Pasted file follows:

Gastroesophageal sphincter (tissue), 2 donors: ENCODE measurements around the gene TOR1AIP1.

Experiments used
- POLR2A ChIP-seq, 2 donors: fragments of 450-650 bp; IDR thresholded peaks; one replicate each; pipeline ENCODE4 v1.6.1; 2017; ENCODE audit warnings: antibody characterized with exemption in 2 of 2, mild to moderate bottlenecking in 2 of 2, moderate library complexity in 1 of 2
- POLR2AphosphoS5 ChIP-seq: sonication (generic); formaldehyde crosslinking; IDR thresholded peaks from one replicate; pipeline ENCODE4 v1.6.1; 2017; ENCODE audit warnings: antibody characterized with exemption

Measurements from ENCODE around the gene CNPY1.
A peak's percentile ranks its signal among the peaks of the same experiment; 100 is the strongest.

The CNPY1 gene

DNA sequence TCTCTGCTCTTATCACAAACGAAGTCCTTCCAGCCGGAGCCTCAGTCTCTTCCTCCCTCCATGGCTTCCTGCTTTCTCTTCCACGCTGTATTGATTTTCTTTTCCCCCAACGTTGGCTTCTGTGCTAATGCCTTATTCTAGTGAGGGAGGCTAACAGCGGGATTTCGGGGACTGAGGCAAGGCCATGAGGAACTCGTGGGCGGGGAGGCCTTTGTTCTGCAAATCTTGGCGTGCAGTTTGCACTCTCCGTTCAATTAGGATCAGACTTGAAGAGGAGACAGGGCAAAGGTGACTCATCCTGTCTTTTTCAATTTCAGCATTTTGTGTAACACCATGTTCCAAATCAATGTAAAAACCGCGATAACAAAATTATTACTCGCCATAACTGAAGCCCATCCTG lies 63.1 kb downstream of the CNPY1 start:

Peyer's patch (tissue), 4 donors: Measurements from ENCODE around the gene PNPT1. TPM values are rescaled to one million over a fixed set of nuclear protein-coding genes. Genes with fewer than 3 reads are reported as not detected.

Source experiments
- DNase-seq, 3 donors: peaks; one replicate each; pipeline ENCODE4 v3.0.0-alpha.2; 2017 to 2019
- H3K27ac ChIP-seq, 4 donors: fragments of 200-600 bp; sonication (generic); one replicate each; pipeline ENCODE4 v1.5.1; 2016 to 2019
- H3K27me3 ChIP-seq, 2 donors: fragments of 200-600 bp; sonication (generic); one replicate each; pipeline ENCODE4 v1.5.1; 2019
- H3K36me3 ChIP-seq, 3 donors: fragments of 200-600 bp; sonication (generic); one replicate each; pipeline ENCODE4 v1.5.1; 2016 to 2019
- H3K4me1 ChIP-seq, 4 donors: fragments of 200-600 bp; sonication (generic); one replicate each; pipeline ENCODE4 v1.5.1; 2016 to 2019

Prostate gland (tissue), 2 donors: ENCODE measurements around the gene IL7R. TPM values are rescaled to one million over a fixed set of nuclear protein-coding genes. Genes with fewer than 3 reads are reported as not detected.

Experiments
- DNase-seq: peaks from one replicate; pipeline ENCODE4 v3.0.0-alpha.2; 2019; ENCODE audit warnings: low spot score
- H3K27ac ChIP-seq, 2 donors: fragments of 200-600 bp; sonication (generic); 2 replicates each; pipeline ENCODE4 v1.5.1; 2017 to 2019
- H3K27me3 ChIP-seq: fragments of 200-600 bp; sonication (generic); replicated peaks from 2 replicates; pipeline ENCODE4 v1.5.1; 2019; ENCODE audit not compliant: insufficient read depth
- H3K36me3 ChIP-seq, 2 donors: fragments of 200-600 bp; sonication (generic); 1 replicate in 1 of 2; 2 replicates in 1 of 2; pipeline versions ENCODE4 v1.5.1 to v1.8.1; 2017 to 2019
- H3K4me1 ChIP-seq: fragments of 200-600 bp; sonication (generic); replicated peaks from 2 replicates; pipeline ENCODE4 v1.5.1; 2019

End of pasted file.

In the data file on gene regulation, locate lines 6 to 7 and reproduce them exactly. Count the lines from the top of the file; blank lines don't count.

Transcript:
A peak's percentile ranks its signal among the peaks of the same experiment; 100 is the strongest.

The CNPY1 gene